And That’s that

Such a great picture!  They actually had a good friendship outside of the films and she offered to house him when he was dying of AIDS.

Such a great picture! They actually had a good friendship outside of the films and she offered to house him when he was dying of AIDS.

Has this ever happened to anyone else my age?  You have a favorite movie from, oh, let’s say, 1959, a little ahead of your time, but it’s still fun.  You’ve seen it lots of times and you understand that the character, Brad Allen, is a real dirt bag, but you also understand that the power of love will redeem him eventually…and for good.  In the meantime, it’s plenty of yucks, misunderstandings, and very archaic notions of propriety as Doris Day, who plays the lovely, modern (remember, it’s 1959, about two years before the birth control pill was approved for general use), yet very correct, Jan Marrow.  Their onscreen chemistry is brilliant, just like Jack Nicholson and Diane Keaton in “Something’s Gotta Give”.  But that’s another entry.

One doesn’t bat an eye, when, near the end of the film, Brad Allen is carrying Jan Marrow through the streets of 1959 New York City in her pajamas and an electric blanket that she had wrapped around herself for decorum’s sake.  Brad carries her past a policeman, and she yells “Help!  I’m being abducted!”  The policeman nods to Brad Allen and asks him how is his day.  Brad answers the cop by his first name and you nod “Ahhh.  He knows him.”  And it’s funny.  It was one of my favorite movies.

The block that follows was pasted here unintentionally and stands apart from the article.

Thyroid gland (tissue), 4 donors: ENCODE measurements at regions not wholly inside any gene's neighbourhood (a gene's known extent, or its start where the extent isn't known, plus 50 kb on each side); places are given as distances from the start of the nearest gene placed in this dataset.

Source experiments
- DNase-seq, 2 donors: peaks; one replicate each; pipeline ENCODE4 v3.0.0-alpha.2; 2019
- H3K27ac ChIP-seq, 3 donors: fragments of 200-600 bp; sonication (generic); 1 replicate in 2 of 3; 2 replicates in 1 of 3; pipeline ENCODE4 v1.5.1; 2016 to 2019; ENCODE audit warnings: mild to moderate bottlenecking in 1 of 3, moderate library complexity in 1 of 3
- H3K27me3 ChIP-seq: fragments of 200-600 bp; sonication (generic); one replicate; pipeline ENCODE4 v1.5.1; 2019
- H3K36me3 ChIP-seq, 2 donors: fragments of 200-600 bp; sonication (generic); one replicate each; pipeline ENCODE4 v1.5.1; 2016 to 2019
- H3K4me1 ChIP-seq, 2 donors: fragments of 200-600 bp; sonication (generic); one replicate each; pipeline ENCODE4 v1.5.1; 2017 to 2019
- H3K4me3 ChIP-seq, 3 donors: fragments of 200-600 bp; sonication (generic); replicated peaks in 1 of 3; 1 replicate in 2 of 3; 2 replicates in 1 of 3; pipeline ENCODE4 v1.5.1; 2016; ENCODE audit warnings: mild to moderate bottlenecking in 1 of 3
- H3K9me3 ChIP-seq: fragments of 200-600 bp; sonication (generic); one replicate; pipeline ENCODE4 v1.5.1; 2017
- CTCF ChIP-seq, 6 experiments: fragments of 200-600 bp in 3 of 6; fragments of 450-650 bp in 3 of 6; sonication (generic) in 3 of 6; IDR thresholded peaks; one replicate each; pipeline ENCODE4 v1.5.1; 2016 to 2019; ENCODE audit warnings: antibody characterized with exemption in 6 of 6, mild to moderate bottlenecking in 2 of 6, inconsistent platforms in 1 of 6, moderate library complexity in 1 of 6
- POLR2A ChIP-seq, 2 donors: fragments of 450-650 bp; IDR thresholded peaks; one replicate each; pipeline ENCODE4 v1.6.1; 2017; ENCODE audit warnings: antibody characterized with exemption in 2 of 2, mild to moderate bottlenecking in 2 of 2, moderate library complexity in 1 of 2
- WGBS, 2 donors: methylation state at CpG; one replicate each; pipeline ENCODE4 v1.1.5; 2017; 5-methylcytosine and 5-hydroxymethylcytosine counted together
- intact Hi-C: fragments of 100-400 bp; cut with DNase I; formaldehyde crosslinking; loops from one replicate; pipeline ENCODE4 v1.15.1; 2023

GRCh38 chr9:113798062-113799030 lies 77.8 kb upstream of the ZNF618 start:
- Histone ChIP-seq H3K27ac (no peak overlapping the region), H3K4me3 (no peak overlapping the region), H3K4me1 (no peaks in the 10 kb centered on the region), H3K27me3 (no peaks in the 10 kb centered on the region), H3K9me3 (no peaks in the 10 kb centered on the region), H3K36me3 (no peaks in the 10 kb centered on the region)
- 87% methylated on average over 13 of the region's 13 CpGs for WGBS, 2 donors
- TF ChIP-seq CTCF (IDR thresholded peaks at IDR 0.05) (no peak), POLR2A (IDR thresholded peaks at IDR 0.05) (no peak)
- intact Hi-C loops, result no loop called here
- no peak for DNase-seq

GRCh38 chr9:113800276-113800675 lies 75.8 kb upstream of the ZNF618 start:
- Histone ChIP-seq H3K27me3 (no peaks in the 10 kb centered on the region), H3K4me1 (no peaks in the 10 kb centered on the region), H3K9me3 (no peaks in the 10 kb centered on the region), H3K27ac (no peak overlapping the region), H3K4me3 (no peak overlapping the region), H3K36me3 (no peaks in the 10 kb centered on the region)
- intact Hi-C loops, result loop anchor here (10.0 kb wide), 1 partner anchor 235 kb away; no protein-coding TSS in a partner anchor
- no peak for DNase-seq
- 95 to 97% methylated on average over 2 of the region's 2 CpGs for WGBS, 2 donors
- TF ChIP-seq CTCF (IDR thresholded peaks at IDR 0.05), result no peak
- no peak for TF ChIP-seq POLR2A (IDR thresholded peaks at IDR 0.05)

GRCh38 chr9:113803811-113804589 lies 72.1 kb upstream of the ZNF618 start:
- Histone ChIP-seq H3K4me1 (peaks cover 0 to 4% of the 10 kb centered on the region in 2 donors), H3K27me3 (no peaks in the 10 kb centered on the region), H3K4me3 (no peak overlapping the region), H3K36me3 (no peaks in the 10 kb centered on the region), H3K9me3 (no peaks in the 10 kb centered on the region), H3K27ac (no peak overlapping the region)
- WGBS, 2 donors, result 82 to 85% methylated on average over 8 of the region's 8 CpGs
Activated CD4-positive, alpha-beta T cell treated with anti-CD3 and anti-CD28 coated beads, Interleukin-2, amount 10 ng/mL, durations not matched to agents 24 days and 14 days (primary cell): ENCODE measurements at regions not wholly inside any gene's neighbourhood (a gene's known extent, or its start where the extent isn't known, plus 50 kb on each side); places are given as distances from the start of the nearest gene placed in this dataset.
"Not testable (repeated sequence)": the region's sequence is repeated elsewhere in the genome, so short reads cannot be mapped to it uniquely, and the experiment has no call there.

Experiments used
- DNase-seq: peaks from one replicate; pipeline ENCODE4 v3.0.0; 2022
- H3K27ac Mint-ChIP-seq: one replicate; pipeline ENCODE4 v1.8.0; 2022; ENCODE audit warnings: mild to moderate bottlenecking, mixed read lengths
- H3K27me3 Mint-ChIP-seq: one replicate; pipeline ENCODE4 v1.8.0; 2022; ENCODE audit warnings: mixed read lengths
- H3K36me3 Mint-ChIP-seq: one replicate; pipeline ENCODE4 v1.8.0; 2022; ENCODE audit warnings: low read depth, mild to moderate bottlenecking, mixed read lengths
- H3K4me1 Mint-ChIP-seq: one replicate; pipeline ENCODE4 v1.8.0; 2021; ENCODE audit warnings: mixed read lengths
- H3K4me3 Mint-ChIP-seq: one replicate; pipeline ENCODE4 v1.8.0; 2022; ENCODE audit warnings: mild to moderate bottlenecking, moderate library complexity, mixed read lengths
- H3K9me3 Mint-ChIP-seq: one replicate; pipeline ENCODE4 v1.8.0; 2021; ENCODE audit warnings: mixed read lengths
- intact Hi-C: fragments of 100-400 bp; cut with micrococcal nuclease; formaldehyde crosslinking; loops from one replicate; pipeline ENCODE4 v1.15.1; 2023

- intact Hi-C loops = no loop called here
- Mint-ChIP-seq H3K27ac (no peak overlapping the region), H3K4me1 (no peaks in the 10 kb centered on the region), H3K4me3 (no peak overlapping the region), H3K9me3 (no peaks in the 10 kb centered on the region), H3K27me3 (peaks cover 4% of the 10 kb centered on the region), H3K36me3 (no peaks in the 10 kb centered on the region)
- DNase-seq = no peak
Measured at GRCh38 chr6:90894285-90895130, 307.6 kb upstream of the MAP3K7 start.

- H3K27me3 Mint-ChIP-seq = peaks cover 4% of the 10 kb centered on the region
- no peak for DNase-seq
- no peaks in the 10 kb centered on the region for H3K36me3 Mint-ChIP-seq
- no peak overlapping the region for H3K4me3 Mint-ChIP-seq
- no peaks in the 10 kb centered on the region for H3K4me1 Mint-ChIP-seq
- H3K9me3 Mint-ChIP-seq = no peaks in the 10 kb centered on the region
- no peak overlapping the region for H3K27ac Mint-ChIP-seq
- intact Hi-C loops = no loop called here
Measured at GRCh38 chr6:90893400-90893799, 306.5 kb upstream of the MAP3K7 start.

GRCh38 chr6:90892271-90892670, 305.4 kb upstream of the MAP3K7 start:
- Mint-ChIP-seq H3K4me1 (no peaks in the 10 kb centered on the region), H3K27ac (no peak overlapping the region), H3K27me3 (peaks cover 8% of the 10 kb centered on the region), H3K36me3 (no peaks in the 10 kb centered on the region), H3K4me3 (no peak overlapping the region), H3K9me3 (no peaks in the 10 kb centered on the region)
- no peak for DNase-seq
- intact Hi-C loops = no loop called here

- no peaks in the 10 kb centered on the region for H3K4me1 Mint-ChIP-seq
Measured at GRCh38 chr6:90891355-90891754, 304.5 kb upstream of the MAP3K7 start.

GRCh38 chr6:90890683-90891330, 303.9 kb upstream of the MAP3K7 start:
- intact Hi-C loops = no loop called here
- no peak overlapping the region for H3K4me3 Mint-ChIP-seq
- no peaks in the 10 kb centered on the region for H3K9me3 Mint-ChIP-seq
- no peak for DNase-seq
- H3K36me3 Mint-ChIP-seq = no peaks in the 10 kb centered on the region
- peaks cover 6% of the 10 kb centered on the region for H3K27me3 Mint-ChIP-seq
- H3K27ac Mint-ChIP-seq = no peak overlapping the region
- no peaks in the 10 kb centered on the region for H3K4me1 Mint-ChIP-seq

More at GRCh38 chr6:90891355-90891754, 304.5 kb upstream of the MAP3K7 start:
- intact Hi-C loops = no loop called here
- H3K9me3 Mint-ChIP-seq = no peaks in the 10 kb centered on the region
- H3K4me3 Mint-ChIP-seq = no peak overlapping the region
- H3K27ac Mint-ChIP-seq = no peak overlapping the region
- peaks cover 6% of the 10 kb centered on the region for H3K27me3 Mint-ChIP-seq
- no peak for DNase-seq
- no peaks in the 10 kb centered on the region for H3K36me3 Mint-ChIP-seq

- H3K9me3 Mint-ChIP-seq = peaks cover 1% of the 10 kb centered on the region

Move forward in time by about 55 years, a sexual revolution and an epidemic of political correctness and all that entails later, and for some reason, I don’t know why since I’m such a Doris Day fan, I watch it for the first time with my daughter.  I saw the film through her eyes, with her current understanding of relationships and political correctness and everything changed.  The character Brad Allen was a stalker, a psychopathic liar, and needed to have psychiatric help and was not a likeable character.  The policemen would have stopped the pair in the street or he would have been fired, disgraced and any number of punishments and Tony Randall’s character, Jonathan Forbes, was the only slightly normal male depicted.  The part of Alma, played so deftly by Thelma Ritter, would have received some kind of AA treatment or would have been fired.  Who wants a drunken housemaid who, most likely, has access to your liquor and probably knows where you stash your folding money?

There was a lot more she pointed out while we watched, and the joy of sharing this gem from the past deflated with each pointed observation, that, really, wrecked it for me.  I know she meant well and we were bonding, but I wish I hadn’t shown this to her.  I still like it, but it’s kind of like going back to your old elementary school after quite a few years, you see that it’s changed a little, but you realize how small those swings are, and notice that the water fountains are so low that you’d have to bend your knees and back at such a steep angle just to get a sip.  Everything’s there, it’s still the same old haunt, but you’ve changed.



2 thoughts on “And That’s that

  1. Romantic comedies usually don’t hold up well even a few years after their release, let alone 50+ years. Good thing I’m not a rom-com fan. My favorite old movies tend toward the sinister, like “Night of the Hunter” or “Shadow of a Doubt”. Now, those babies still pack a punch!

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